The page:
*I really like using ground almonds (I whiz blanched slivered almonds in a food processor with a level tablespoon of sugar until they are ground relatively fine). But the original recipe used just 1 cup of all purpose flour (I like King Arthur Unbleached All Purpose), and it tasted very good that way too. If you don't use the ground almonds, you can add the tablespoon of sugar that would have been with the almonds to the creamed butter instead.

**The original recipe also called for 1 cup of raspberries, but I prefer 1 1/2 cups berries. I've also made the original recipe and this version with strawberries and pitted cherries, and all the variations were delicious.

***I like to preheat my oven (it's NOT convection) ideally for 20 to 30 minutes. I also keep a baking stone on the oven rack to preheat along with the oven and place the cake pan on the baking stone. This seems to help prevent the temperature from dropping drastically when I open the oven door to put the cake in. It also seems to keep the heat that hits the bottom of the baking pan more even.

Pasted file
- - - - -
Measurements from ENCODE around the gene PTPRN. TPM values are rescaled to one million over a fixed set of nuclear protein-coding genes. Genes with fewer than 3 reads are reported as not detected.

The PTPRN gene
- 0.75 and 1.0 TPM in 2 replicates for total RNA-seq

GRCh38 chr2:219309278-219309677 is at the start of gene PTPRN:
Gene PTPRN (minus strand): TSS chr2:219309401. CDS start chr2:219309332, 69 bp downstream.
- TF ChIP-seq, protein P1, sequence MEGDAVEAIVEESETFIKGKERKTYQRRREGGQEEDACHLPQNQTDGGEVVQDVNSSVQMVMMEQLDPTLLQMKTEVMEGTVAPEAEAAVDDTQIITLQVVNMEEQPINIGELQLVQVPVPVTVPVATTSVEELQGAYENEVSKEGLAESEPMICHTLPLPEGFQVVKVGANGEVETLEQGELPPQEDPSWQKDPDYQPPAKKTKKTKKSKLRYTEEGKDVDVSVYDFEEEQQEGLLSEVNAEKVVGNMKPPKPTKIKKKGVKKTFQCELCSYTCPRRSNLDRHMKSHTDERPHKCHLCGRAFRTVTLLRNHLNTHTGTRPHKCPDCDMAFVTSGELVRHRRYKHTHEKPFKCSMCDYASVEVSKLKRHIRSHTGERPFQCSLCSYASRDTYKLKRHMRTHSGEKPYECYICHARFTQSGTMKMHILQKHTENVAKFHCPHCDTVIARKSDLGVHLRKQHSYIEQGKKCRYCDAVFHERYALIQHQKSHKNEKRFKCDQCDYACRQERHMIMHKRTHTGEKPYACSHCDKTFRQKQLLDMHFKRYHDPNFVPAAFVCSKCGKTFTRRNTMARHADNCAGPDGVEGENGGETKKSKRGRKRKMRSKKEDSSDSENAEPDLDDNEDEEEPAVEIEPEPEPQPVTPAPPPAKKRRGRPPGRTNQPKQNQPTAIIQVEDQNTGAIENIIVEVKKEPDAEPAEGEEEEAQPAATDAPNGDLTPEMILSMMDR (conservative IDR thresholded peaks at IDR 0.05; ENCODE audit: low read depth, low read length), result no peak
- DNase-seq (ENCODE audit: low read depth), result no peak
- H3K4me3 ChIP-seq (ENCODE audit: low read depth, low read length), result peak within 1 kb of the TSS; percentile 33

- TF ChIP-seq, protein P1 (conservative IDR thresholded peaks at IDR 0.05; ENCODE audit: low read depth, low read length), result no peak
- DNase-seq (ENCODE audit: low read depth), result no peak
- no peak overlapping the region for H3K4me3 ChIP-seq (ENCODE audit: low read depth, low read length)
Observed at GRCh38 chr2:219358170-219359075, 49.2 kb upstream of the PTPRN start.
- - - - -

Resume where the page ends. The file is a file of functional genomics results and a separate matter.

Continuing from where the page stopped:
I know this recipe by memory now, so it comes together super quickly for me (just under an hour from measuring ingredients to a slice on my plate). But I still set up the ingredients before getting started, and I place them in bowls on my counter (just like on TV cooking shows) in the order that I will be using them (a.k.a. mise en place). Not only does it let me zip through preparation quickly and easily, it makes me less likely to forget an ingredient. Yes, I've had a more than a few senior moments.

Monday, June 28, 2010

And the World Tastes Good 'Cause the Ogre Thinks It Should

If Shrek can get kids to eat onions, then maybe he can get them to do just about anything.